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The Sinic Analysis


The last democracy on the planet

Taiwan has been running free elections for almost thirty years now. The world should finally take note. Most European governments have not even dared to name the winner of the elections in their reactions. Such self-restraint does not only betray a model democracy.
By Martín Hála
Taiwanese Vice President Lai Ching-te, also known as William Lai, on the left, celebrates his victory with his running mate Bi-khim Hsiao in Taipei, Taiwan, on January 13, 2024. © Louise Delmotte, AP, on

The first free presidential election was held in Taiwan in 1996. This was the culmination of the democratisation process begun with the lifting of decades of martial law in 1987. Beijing marked this landmark by firing missiles into the coastal waters around the island. Undeterred, the Taiwanese elected Li Teng-hui as president, who was a thorn in the side of the Chinese Communists at the time, much like  William Lai (Lai Ching-te), elected on Saturday.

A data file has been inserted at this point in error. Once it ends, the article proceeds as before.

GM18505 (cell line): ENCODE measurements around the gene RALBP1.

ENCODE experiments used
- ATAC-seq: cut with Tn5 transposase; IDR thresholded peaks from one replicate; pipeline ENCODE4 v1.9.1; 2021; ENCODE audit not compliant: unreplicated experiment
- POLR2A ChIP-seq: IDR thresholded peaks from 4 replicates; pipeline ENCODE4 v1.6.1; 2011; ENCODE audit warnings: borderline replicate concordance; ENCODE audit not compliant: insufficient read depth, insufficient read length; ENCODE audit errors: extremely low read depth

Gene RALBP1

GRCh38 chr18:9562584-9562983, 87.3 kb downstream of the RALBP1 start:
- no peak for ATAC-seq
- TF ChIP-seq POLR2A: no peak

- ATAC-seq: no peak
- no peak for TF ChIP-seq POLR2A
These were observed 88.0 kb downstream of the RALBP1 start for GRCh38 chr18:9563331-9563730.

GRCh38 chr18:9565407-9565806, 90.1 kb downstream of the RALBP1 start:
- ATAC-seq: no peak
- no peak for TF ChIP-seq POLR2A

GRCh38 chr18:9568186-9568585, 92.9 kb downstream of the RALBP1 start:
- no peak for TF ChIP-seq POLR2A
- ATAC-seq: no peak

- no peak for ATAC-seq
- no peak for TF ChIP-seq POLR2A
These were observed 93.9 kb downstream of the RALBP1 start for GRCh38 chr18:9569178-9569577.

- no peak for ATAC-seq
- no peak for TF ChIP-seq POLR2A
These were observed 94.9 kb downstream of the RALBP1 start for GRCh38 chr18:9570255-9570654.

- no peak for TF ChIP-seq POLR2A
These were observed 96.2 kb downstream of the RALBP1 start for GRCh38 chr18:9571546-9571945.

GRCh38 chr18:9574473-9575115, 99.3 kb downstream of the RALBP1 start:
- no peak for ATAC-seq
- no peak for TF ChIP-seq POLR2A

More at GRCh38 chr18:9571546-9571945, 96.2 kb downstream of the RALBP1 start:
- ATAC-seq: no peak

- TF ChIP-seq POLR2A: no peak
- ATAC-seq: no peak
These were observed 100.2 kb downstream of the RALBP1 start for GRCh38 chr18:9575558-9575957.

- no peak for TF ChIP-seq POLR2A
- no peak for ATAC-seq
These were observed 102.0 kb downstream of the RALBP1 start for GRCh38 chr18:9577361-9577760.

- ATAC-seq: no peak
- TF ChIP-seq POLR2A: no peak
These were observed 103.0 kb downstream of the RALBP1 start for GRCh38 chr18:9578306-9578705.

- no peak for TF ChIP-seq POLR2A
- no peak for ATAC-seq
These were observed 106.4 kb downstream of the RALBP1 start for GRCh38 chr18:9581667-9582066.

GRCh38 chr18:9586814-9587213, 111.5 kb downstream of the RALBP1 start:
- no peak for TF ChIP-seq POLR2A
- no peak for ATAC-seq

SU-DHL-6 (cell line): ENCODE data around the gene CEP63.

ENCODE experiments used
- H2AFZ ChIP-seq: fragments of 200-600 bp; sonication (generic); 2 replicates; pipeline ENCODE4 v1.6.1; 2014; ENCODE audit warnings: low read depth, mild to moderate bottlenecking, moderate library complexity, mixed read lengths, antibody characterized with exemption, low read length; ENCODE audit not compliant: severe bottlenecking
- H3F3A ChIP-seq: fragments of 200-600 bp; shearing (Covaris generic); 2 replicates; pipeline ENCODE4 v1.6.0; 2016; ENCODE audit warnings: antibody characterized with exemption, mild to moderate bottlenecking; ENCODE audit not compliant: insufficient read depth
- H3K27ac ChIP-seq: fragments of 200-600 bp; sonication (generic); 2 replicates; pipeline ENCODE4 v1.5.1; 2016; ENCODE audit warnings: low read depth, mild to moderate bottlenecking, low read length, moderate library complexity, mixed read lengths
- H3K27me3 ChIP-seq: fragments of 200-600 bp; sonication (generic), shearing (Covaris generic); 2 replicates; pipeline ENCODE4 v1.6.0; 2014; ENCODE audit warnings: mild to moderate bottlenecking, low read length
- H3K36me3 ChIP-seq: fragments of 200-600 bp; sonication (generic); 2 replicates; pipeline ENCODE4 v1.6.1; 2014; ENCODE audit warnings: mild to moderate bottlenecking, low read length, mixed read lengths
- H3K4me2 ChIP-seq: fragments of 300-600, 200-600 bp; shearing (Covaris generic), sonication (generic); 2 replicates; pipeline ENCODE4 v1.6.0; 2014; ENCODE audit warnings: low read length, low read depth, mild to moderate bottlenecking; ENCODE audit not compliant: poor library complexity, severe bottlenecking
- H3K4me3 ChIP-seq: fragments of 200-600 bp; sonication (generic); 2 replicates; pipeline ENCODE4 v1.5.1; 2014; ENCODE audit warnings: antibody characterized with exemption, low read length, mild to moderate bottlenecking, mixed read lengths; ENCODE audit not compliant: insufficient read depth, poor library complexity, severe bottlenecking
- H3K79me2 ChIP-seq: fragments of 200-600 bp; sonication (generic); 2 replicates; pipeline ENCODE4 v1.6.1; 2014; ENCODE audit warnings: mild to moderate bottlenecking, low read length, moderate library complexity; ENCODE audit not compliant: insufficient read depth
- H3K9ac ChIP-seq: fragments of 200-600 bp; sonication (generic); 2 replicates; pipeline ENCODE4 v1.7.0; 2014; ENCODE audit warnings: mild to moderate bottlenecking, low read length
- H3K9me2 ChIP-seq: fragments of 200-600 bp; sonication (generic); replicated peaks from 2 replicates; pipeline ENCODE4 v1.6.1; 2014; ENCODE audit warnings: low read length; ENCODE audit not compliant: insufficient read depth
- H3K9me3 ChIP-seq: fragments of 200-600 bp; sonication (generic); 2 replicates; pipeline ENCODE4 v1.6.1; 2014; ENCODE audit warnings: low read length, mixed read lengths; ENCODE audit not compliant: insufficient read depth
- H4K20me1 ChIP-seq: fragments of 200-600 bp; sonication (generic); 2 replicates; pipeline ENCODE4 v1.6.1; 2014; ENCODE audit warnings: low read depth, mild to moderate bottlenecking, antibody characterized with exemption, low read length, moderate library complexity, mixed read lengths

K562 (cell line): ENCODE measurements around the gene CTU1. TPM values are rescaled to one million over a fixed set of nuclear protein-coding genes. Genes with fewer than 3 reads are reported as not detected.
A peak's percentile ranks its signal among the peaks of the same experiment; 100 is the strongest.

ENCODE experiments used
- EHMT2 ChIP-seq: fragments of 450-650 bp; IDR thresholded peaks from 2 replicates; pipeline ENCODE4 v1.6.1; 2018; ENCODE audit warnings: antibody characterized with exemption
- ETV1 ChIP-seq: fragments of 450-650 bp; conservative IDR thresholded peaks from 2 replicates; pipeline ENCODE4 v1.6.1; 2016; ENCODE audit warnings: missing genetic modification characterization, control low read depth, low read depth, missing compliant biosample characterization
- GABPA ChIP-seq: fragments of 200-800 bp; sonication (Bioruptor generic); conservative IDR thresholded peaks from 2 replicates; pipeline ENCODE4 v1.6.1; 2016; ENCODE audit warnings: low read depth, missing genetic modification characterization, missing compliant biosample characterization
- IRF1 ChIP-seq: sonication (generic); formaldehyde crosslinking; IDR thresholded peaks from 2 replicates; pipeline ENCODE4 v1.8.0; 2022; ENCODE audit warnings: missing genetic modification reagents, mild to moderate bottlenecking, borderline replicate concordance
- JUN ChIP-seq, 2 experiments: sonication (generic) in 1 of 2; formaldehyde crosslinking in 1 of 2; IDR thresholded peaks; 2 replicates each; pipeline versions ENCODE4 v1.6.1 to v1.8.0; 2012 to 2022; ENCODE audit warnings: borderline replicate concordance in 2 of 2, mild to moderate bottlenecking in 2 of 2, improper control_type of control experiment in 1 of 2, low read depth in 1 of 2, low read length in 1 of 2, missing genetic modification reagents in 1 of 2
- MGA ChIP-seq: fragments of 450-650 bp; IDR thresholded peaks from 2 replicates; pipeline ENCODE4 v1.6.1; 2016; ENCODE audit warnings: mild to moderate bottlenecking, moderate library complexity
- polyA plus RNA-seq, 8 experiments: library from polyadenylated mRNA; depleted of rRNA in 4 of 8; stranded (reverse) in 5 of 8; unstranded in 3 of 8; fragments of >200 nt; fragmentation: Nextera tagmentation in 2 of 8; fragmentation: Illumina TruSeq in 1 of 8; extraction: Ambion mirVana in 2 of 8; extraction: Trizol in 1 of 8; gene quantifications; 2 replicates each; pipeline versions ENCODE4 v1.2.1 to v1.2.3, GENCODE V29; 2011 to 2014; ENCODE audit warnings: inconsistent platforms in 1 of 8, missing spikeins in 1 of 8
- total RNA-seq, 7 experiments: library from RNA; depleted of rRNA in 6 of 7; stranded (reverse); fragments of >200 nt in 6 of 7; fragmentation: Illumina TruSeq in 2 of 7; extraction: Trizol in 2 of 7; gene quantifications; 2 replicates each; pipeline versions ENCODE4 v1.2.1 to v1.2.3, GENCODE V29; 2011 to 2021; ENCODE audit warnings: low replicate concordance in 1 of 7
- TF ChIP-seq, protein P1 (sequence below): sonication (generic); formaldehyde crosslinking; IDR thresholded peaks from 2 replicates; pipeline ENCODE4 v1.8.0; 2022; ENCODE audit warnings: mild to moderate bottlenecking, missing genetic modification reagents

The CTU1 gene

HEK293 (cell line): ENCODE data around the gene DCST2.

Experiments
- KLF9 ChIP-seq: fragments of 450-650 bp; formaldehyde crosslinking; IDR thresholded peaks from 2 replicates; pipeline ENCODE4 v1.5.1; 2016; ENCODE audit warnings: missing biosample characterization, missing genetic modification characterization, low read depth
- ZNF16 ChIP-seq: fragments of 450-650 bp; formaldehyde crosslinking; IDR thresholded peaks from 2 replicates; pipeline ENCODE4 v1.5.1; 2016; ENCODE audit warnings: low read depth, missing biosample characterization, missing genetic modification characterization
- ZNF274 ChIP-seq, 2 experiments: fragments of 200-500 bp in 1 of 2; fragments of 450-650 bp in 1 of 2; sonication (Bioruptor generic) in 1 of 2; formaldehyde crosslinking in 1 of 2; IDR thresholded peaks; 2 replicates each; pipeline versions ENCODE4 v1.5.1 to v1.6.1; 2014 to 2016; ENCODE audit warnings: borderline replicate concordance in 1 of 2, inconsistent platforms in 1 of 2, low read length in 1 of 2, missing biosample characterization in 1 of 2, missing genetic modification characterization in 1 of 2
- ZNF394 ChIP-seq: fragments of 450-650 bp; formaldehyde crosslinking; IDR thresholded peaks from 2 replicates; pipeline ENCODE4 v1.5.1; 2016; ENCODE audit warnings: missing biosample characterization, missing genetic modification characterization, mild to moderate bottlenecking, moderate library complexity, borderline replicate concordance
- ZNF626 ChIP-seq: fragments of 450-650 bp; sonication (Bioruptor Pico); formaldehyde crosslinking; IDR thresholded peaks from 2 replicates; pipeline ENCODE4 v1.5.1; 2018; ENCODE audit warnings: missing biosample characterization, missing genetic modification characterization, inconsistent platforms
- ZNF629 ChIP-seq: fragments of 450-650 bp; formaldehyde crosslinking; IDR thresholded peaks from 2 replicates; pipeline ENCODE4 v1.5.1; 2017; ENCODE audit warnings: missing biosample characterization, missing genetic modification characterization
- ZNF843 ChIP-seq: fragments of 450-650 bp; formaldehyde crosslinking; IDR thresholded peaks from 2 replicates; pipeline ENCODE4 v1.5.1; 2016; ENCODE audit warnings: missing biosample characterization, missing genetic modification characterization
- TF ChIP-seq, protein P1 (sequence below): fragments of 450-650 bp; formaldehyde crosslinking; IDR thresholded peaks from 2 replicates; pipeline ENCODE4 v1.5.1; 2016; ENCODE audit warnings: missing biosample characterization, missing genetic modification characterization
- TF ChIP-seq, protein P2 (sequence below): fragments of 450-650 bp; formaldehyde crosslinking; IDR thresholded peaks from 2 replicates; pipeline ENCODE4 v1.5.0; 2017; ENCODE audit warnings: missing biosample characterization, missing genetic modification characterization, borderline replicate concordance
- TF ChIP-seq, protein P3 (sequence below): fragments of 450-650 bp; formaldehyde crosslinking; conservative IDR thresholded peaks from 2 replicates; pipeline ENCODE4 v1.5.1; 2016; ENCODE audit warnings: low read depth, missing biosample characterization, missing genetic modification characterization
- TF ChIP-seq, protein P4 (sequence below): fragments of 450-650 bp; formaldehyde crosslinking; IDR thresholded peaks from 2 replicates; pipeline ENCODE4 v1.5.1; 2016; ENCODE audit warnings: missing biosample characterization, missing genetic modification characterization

Divisions fading

Taiwan has changed a lot in those 30 years. The former tensions between the original inhabitants and the millions of newcomers who arrived to the island along with Chiang Kai-shek after the lost the civil war on the Mainland in 1949 are gradually easing. All three candidates in this presidential election were native Taiwanese, including the Kumonitang (KMT), the former ruling party of mainland immigrants. The KMT candidate  was in fact the only to spontaneously switch from mainland Mandarin to the local Taiwanese "dialect" (in reality a separate Sinic language) in the debates.

The whole campaign was markedly civil and non-confrontational by th standards of today’s world. Gone are the days when political disputes were settled in the Taiwanese parliament by group brawls.

The candidates behaved with unusual grace in the debates - they avoided personal attacks, did not jump into each other’s mouths and respected their allotted time. In today’s polarised, "post-truth" world, the campaign felt like from another, better planet.